Birth Networks

It has been a while since my last post. A 2-week road trip in early August ended with me coming back to piles–literally!–of work.  That’s what happens when someone who is primarily self-employed takes a holiday…  On the bright side, however, all this time away has given me lots of opportunities to think about things to explore here.  Today’s post is relatively short because I’m still swamped with taking care of the backlog, but there will be more coming shortly!  In the meantime, a short musing on sharing, collaboration, and building a collective.

I’ve been thinking this week about birth networks, and in particular, about working with other people to start a local network here in the Cowichan Valley.  (Although the link is to the Lamaze site, the network I have in mind would be independent of any philosophy, open to as much diversity as possible.) I’ve been working this summer on spreading the word about my Fit 4 Two classes, and trying to build relationships with birth and postpartum professionals already working in the area.  And this process has made me dream of helping to form a collaborative group that would enable all the awesome childbirth educators, health care providers, pre and postnatal yoga and fitness instructors, and others who care for women during and after pregnancy to pool and share our collective wisdom–not only with each other, but with the community at large.  I can see the group providing mutual support, particularly for the smaller-scale businesses such as individual doulas and educators, but also organizing events that would be open to the community (hopefully free!) and informative.  I would love to do some free seminars on health and fitness, for instance.  I would love to work with other providers to demonstrate to people how all of these services complement one another, and hopefully offer opportunities for people who can’t afford to take private classes or hire private professionals to engage with us in another environment, and find alternative ways to access the resources we can provide.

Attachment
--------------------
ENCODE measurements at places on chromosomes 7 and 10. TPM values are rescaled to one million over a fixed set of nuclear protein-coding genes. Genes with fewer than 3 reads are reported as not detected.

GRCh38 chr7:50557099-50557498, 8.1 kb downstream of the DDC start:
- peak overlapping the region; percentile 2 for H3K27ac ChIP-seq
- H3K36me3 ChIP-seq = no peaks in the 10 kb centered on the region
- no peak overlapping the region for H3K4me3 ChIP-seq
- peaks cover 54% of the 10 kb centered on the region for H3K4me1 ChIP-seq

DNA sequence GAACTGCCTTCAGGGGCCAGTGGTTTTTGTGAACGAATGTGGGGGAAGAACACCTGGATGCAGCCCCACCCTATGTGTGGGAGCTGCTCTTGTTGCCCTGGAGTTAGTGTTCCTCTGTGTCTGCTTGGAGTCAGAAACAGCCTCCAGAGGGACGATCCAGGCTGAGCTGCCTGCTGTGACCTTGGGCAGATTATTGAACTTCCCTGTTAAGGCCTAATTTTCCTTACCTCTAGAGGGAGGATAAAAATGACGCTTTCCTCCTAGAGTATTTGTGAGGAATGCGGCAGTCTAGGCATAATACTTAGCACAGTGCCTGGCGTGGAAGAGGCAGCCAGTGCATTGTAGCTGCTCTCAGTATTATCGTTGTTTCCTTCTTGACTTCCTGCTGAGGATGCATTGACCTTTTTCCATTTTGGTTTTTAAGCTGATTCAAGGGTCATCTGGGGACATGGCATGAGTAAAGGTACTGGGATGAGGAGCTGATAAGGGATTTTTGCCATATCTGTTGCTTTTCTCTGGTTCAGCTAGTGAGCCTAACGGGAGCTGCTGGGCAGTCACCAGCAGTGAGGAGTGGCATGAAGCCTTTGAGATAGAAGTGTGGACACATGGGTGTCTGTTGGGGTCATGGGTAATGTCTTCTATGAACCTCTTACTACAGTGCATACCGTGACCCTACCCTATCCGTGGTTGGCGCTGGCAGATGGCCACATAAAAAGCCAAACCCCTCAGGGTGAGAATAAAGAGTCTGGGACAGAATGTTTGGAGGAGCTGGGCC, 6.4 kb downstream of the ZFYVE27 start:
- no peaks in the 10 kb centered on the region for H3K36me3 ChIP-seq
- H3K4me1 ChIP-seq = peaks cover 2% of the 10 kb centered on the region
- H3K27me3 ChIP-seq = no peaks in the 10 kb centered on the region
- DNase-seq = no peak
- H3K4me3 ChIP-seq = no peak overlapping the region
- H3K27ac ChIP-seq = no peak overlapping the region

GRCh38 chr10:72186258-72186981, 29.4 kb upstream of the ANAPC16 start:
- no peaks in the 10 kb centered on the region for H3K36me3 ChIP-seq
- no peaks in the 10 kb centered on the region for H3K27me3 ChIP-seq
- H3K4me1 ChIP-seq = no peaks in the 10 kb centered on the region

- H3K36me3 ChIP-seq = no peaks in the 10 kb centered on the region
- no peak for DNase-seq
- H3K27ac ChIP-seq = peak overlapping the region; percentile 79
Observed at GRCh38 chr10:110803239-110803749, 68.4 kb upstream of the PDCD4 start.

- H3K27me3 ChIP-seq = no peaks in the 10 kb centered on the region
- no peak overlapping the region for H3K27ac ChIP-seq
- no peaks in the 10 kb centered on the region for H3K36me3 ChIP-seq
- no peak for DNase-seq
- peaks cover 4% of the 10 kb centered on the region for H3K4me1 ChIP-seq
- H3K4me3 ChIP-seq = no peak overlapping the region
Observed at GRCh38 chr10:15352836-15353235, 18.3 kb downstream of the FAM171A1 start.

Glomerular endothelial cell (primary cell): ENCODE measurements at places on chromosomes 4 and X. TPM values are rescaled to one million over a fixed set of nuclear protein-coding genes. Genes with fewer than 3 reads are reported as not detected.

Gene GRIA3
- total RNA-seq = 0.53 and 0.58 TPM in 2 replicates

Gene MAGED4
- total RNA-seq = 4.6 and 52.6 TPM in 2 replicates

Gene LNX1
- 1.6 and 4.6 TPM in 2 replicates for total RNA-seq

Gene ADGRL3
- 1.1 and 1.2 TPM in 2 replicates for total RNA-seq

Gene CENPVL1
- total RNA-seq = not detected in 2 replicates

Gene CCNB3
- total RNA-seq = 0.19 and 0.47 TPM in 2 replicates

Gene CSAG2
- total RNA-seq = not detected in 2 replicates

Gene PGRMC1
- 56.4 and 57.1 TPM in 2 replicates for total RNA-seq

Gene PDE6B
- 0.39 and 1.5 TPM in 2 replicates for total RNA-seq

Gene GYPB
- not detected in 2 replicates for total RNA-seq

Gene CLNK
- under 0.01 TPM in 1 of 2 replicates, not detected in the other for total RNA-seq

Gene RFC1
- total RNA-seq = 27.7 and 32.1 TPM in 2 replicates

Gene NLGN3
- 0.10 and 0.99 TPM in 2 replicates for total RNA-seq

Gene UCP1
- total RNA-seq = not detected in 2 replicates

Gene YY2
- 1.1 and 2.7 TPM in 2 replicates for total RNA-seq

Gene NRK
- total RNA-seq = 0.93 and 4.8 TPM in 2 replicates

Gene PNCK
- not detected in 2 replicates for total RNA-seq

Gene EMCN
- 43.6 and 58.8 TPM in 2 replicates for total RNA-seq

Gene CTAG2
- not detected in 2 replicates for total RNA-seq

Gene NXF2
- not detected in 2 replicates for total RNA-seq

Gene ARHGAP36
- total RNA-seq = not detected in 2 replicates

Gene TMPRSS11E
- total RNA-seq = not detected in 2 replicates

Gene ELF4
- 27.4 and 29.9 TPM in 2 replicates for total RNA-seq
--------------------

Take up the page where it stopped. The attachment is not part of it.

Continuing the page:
Of course, organizing a network and events takes time and effort, and the trick will be to get enough folks on board that the burden is not too onerous for any one individual.  I have already had fantastic discussions with a couple of people, and hope to have more.  This is slightly uncharted territory for me, but I’m optimistic.  I think there are others out there who share my commitment to collaboration and collective engagement, and I think strength in numbers could go a long way in terms of building a stronger base for birth professionals in my area.  We’ll see what happens next…

Do you have experience with starting a network like this, either to do with birth or another topic? If so, please share your experience!